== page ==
From Photoshop to Artificial Intelligence

President Trump recently tweeted about allegedly photoshopped pictures of Melania. It shows that in our social media age, the task of editing images becomes increasingly important. The current market leader in image manipulation is Adobe’s Photoshop, namesake of the now common verb “photoshopping”. Photoshop is part of Adobe Creative Cloud, a subscription service for image software which generated a revenue of over 1 billion US$ in 2017.

The playing field is changing with a new breed of image software powered by Generative Adversarial Networks. Photoshop features intricate workflow processes, making it useful only for trained specialists. AI-powered image manipulation is however capable of much more, with the potential for a much larger market.

Market-dominating products can quickly become obsolete if better alternatives appear. Adobe has had this experience before: Adobe Flash was the de-facto standard for movies and animations on the web, poised to dominate the growing mass market for streaming services now owned by the likes of Nextflix, Hulu and Youtube. However, Flash was a closed software and, according to Steve Jobs, a battery hog. Adobe was not ready to change the product proposition, so Steve Jobs, just about to start the smartphone culture we now live in, banned it from Apple devices. Ultimately, Flash fell into oblivion. Illustrator, another Adobe product, once was the standard software for graphic designers. It had a somewhat unintuitive workflow, and Adobe did not work on that. Then Sketch appeared (a more intuitive software made by a startup) and quickly became the new tool of choice for young graphic designers.

Masking and extracting images in conventional image editing software is a lengthy process which requires working with a range of manual tools such as lasso tools, pen tools, erasers, and clipping paths. All of that is obsolete with AI-driven object detection. Remove BG, available as an online service, automatically detects foreground image elements and separates them from their background so that you can paste them into another context. Just upload your photo and AI does the heavy lifting.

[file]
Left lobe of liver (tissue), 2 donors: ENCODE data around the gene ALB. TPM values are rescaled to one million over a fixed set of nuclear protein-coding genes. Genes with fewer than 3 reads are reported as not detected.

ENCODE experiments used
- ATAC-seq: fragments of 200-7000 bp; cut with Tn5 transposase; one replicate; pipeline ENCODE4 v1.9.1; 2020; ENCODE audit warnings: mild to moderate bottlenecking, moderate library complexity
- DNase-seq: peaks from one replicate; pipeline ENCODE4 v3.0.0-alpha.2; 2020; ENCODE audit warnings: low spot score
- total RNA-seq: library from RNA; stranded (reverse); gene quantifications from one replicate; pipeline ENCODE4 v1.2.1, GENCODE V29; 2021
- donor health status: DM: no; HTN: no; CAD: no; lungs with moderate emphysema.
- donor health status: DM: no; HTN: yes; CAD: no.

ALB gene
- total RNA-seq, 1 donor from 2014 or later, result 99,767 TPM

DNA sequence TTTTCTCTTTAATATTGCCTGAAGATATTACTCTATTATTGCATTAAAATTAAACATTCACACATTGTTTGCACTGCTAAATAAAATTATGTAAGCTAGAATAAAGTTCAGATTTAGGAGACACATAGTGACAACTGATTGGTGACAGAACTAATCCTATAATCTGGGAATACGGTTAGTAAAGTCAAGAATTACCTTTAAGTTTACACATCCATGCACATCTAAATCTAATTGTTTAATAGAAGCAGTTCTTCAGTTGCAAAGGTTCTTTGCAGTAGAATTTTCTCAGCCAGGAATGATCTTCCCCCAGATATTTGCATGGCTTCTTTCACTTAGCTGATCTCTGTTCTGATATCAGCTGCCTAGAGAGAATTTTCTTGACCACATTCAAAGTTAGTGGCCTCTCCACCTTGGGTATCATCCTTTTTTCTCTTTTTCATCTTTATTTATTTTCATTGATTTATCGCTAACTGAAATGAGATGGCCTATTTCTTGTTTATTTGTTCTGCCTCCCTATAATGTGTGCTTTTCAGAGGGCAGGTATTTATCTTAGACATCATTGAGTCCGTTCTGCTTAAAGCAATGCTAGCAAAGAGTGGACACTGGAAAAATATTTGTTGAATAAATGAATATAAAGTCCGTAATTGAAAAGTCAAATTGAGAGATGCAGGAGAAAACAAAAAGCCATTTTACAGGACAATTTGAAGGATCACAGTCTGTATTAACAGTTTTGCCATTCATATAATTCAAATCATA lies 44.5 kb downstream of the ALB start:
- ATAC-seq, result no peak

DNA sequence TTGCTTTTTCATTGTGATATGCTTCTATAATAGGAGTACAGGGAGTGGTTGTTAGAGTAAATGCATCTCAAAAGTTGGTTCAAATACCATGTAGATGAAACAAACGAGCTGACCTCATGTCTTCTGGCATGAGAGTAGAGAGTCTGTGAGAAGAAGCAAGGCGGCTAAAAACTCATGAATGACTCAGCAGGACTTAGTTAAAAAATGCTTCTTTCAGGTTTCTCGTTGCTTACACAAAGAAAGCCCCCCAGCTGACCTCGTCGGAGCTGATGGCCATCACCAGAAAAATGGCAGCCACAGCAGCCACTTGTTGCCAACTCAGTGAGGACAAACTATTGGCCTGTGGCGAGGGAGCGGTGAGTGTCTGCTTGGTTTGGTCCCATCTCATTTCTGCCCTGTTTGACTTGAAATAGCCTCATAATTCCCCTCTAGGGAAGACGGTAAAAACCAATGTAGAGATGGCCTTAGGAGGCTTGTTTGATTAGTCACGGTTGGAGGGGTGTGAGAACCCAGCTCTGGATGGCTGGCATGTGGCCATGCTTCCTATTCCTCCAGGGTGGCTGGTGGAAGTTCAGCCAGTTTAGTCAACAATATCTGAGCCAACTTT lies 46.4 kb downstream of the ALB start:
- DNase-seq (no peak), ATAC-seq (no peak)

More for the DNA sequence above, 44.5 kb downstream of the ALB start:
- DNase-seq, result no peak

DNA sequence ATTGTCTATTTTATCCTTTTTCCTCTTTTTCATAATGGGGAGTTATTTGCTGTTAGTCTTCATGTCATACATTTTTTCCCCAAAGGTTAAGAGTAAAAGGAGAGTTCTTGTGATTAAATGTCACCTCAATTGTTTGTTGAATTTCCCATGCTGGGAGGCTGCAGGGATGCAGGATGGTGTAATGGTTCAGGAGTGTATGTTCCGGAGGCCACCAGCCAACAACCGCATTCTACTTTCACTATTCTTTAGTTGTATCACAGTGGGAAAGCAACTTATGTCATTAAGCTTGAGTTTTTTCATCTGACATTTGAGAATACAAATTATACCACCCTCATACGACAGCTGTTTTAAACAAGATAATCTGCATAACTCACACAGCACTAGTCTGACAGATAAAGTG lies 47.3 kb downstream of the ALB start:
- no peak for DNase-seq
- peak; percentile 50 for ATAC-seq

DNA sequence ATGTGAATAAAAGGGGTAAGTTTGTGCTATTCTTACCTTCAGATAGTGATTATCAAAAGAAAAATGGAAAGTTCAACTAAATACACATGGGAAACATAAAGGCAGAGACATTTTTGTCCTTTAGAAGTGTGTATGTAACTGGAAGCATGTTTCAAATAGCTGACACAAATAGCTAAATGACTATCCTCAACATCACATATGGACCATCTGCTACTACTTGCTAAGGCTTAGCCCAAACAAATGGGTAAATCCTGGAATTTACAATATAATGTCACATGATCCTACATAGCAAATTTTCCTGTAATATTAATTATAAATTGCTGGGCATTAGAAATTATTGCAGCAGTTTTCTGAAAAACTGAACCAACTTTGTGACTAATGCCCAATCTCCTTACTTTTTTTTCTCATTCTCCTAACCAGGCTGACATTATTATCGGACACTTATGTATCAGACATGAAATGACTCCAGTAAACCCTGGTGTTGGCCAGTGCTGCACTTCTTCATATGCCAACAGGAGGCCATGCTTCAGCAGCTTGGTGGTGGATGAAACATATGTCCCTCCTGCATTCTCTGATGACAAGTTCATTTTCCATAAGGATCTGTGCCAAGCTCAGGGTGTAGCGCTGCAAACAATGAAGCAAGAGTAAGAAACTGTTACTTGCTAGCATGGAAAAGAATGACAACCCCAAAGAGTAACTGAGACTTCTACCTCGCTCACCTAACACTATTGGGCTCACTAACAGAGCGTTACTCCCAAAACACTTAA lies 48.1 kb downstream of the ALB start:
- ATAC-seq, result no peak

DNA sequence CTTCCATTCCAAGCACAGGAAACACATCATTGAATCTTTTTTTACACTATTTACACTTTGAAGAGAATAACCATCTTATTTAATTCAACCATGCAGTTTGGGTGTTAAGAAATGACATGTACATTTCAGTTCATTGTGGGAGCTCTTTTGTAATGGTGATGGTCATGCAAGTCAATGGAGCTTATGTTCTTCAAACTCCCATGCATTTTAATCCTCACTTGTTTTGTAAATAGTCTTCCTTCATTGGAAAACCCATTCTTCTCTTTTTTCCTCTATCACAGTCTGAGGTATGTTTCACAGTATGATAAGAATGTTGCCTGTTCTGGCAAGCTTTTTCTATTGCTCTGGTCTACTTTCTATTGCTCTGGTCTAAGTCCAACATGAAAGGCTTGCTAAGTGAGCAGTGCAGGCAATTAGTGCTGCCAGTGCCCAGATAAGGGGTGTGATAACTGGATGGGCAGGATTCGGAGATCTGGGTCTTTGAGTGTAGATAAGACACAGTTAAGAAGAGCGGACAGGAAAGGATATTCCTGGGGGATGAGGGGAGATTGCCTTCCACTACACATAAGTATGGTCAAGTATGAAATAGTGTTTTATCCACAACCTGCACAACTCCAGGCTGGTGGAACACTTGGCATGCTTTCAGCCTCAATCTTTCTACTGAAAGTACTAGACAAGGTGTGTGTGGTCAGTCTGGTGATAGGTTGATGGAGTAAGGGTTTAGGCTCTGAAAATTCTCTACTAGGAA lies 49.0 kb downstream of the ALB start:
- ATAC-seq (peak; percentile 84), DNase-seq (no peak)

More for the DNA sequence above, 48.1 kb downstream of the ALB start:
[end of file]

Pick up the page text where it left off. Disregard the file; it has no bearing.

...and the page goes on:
Colorizing black and white images brings old photographs back to life. With software such as Photoshop, this is a work-intensive manual process, while Algorithmia (by Richard Zhang, Phillip Isola, and Alexei A. Efros) is an online service which colorizes black-and white photos by means of a convolutional network. Also ColorizeSG by Andrew Tan, Preston Lim and Tan Kai Wei does the job – upload your photo and the software does the rest.

Retouching faces was another lengthy image manipulation process. Not any more: Youngjoo Jo and Jongyoul Park have created SC-Fegan, a software which can change facial features – it can even recreate faces from just a few fragments. Just apply some quick brush strokes, then its convolutional network does the hard part of making your doctored image appear realistic. (To run the software, you currently have to install it first on your computer.) Download SC-Fegan.

Other AI-powered image programs can restore damaged images (Deep Image Prior by Dimitry Ulyanov) or transfer image moods and styles from one image to another image (Deep Photo Styletransfer by Fujun Luan, Sylvain Paris, Eli Shechtman and Kavita Bala).

Deep Image Prior

Deep Photo Styletransfer

GANs can also create entirely artificial faces. In the image below, a Generative Adversarial Network combined features of faces in A with features of faces in B to create the artificial faces in the rest of the grid.

Artificial faces constructed by a generative adversarial network

Manipulating images does have a long history. Abraham Lincoln’s famous portrait is just his head pasted onto the pose of somebody else – John Calhoun. Stalin had former comrades removed one by one from images as they fell out of his favor.

As we increasingly present ourselves on social media, making things look better than in real life is a tempting promise. AI’s ability to touch up images can make us look different, or make us appear in places we haven’t been, with friends which aren’t real. Soon, we will have AI-powered image manipulation for everybody, instantly available and built right into your favorite social media.